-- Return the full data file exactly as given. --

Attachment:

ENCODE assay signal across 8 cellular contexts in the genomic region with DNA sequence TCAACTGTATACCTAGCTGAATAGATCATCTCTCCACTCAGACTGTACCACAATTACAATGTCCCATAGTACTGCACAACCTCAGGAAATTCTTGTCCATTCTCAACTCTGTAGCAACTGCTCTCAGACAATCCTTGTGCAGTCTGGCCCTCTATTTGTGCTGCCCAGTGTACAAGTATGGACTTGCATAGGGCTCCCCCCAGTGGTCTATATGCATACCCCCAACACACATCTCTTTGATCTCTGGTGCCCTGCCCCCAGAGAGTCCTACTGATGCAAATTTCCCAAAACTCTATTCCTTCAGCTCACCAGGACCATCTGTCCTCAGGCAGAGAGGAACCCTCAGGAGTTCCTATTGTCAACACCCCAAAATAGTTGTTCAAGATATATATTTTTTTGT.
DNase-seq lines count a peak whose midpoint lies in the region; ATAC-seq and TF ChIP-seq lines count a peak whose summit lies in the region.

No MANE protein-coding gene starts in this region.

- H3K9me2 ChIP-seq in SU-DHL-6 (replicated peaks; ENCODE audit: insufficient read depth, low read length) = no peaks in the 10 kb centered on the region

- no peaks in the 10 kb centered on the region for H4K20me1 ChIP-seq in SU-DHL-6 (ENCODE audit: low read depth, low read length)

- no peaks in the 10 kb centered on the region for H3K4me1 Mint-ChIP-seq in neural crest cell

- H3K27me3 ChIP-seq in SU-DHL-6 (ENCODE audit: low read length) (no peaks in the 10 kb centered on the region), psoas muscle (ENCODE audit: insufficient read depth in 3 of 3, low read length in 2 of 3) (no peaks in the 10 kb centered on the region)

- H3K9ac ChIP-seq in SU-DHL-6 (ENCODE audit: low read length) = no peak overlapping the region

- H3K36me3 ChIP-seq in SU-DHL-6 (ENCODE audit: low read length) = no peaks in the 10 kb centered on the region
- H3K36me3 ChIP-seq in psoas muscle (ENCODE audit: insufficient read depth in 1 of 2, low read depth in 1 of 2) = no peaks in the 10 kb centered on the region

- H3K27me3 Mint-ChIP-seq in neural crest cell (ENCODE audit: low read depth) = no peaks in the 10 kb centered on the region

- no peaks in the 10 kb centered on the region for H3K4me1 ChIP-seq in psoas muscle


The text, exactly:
ENCODE assay signal across 8 cellular contexts in the genomic region with DNA sequence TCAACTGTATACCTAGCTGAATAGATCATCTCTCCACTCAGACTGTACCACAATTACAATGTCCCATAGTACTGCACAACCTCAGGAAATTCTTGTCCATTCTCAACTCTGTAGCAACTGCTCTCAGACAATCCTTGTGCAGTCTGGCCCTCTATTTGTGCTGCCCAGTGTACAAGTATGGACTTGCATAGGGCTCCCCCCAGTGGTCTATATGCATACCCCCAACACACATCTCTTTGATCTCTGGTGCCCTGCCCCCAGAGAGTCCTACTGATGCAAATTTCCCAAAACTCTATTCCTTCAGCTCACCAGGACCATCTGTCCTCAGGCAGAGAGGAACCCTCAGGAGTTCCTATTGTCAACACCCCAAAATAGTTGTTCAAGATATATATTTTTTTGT.
DNase-seq lines count a peak whose midpoint lies in the region; ATAC-seq and TF ChIP-seq lines count a peak whose summit lies in the region.

No MANE protein-coding gene starts in this region.

- H3K9me2 ChIP-seq in SU-DHL-6 (replicated peaks; ENCODE audit: insufficient read depth, low read length) = no peaks in the 10 kb centered on the region

- no peaks in the 10 kb centered on the region for H4K20me1 ChIP-seq in SU-DHL-6 (ENCODE audit: low read depth, low read length)

- no peaks in the 10 kb centered on the region for H3K4me1 Mint-ChIP-seq in neural crest cell

- H3K27me3 ChIP-seq in SU-DHL-6 (ENCODE audit: low read length) (no peaks in the 10 kb centered on the region), psoas muscle (ENCODE audit: insufficient read depth in 3 of 3, low read length in 2 of 3) (no peaks in the 10 kb centered on the region)

- H3K9ac ChIP-seq in SU-DHL-6 (ENCODE audit: low read length) = no peak overlapping the region

- H3K36me3 ChIP-seq in SU-DHL-6 (ENCODE audit: low read length) = no peaks in the 10 kb centered on the region
- H3K36me3 ChIP-seq in psoas muscle (ENCODE audit: insufficient read depth in 1 of 2, low read depth in 1 of 2) = no peaks in the 10 kb centered on the region

- H3K27me3 Mint-ChIP-seq in neural crest cell (ENCODE audit: low read depth) = no peaks in the 10 kb centered on the region

- no peaks in the 10 kb centered on the region for H3K4me1 ChIP-seq in psoas muscle